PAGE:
The 2000s brought many reforms to the JFKI, as well as its greatest success to date. In 2005/06, study programs were adapted to the Bologna process, allowing students to officially enroll in Bachelor and Master programs. Furthermore, the JFKI received as one of only two institutions not dedicated to the natural sciences funding for another postgraduate institution, the Graduate School of North American Studies (GSNAS), through the German federal Exzellenzinitiative in 2007. Recovering from financial difficulties in the 1990s, the new funds allowed for the development of a curriculum for initially 10 PhD students per year, complete with disciplinary and interdisciplinary elements and a dedicated administrative structure. The GSNAS was also able to regularly invite distinguished professors from North American Universities for a semester, contributing to lively debates at the institute and supervising PhD students in their individual projects.

In the 21st century, the JFKI fully embodied its internationalist spirit. While scholarships such as the Terra Foundation for American Art already had supported the presence of North American scholars, the new BA curriculum included a mandatory stay abroad for JFKI students. Fostered by the direct exchange program of the Freie Universität, students often returned to the institute with expertise and experience from top-notch North American research facilities. Additionally, the JFKI hosted a growing number of international conferences, with an annual international conference organized by a cohort of the graduate school featuring renowned guest speakers on current North American topics. From 2015 onwards, the MA program was taught exclusively in English, followed by a BA program in 2018. This attracted a growing number of international students, with more than half of the student body now coming from outside Germany.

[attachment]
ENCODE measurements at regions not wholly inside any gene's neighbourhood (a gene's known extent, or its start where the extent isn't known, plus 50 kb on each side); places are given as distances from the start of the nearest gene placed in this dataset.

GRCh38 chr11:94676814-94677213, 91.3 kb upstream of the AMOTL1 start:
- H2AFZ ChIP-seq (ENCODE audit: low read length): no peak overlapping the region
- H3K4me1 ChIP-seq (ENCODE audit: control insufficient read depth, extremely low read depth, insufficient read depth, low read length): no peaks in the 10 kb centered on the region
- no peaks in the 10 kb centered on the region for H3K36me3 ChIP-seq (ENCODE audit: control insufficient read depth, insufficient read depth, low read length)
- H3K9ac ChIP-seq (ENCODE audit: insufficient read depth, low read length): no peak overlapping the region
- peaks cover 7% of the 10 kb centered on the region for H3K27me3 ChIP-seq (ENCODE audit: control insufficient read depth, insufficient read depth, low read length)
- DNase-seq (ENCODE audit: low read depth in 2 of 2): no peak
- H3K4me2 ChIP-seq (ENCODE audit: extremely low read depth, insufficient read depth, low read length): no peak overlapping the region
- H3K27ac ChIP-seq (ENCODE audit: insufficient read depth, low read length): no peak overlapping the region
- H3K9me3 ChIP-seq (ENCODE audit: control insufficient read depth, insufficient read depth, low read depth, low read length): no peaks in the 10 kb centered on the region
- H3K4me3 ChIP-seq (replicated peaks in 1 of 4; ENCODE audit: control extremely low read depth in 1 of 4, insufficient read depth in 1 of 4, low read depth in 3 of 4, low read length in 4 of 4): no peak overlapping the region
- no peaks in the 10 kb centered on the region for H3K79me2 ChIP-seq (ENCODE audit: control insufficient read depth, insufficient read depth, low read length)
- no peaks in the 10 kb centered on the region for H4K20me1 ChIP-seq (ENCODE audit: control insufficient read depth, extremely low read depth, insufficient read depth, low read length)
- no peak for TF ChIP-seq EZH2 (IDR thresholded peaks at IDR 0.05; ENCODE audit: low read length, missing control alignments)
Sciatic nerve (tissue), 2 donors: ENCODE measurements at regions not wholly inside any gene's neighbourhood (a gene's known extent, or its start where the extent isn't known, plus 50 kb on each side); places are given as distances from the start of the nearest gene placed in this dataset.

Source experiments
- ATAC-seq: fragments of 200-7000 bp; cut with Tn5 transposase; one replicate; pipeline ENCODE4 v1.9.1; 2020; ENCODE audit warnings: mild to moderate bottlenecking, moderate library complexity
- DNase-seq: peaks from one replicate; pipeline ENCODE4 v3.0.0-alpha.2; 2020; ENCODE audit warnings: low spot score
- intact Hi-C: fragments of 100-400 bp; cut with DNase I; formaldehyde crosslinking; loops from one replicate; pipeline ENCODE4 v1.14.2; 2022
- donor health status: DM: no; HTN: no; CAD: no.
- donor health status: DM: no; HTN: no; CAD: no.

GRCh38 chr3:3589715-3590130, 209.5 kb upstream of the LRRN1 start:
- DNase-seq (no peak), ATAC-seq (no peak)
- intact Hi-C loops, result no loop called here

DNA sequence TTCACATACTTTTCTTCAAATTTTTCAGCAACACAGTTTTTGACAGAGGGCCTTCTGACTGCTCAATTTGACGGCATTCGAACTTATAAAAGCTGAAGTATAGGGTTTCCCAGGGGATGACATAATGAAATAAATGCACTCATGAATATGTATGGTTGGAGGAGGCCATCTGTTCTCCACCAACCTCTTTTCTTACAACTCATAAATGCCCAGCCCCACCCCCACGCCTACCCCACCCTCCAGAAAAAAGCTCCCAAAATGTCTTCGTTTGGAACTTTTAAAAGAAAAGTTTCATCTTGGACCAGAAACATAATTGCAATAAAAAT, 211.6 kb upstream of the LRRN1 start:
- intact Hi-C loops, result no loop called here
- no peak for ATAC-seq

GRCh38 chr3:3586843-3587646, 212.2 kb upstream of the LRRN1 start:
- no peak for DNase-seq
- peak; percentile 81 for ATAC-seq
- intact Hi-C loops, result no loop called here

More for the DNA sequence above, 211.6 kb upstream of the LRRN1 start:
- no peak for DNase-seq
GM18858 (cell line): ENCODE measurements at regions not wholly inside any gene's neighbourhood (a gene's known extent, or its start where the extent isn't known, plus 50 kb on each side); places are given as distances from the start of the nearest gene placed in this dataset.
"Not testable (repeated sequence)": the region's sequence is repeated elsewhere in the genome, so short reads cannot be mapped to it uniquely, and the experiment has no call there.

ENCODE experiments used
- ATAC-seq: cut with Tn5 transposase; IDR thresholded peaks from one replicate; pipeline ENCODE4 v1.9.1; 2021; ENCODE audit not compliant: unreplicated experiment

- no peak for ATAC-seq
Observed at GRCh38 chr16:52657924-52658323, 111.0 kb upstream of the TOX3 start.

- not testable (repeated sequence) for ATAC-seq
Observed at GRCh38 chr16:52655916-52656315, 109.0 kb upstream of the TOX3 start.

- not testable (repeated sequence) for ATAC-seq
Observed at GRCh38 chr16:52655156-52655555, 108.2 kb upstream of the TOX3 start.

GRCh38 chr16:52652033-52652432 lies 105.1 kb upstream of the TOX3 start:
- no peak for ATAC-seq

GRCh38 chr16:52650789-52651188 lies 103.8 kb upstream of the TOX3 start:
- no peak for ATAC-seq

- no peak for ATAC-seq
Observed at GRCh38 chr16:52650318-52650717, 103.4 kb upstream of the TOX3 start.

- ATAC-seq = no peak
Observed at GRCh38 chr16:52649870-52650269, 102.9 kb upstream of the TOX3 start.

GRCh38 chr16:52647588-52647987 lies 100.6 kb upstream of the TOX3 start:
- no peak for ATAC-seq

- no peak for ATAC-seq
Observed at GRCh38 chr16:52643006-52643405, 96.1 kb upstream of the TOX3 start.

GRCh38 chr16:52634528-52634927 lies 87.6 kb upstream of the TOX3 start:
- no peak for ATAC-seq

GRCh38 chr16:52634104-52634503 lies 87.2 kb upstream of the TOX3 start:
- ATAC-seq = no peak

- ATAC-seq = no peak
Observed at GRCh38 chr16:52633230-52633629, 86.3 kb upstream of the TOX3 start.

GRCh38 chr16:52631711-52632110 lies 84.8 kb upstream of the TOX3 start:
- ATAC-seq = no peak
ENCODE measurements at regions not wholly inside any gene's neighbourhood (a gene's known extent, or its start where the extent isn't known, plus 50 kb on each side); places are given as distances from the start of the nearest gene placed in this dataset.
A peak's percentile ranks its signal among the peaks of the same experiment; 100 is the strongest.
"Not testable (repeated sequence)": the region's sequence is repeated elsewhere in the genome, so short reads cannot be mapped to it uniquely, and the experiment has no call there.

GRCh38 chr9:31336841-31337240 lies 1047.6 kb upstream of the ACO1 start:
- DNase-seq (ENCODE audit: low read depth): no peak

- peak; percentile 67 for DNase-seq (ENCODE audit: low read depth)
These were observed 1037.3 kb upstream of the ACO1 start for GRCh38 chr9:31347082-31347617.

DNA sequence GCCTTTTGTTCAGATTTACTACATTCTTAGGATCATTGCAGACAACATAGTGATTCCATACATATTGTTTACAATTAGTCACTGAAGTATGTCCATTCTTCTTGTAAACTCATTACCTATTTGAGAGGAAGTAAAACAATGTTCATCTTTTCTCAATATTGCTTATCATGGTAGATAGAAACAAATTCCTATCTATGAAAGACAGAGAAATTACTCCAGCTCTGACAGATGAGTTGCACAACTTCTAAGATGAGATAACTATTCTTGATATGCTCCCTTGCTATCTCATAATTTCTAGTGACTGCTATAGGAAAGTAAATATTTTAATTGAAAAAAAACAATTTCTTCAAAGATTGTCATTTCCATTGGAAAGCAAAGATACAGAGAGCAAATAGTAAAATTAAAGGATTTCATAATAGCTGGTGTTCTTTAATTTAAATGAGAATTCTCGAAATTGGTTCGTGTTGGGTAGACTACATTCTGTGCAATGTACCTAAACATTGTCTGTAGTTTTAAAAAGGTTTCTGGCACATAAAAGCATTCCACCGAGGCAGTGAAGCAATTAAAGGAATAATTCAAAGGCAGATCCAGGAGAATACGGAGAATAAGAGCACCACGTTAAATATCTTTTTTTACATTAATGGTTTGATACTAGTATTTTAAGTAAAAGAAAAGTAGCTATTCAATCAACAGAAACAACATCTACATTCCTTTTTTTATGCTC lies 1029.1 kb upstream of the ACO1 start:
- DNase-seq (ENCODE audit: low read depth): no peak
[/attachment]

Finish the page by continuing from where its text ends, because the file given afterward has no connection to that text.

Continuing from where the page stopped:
Ernst Fraenkel's pluralistic theory of democracy made him one of the most significant political scientists in Germany in the 1950s.[4] The JFKI's history in the second half of the 20th century showcases the challenges of aligning diverging interests. Founded on another of Fraenkel's theories, that political science should be an integrative science, the JFKI was designed to host a multitude of perspectives, problem solutions, and interests. While the Cold War led to intense internal conflicts, this diversity of interests also proved to be a formula for success. The integration of diversity into academic output established the JFKI as a leading institution for the study of North America.

[1] Ernst Fraenkel, "Memorandum concerning the establishment of an inter-departmental America Institute at the Free University of Berlin", November 1962.

[2] Resolution of the board of trustees, 5/8/1974

[3] This had been the case before the fall of the wall, too, but in much lower numbers.

[4] Gerhard Köhler, Ernst Fraenkel – Leben und Werk, Vortrag zur Enthüllung der Fraenkel-Skulptur im John F. Kennedy-Institut, 12/14/1994.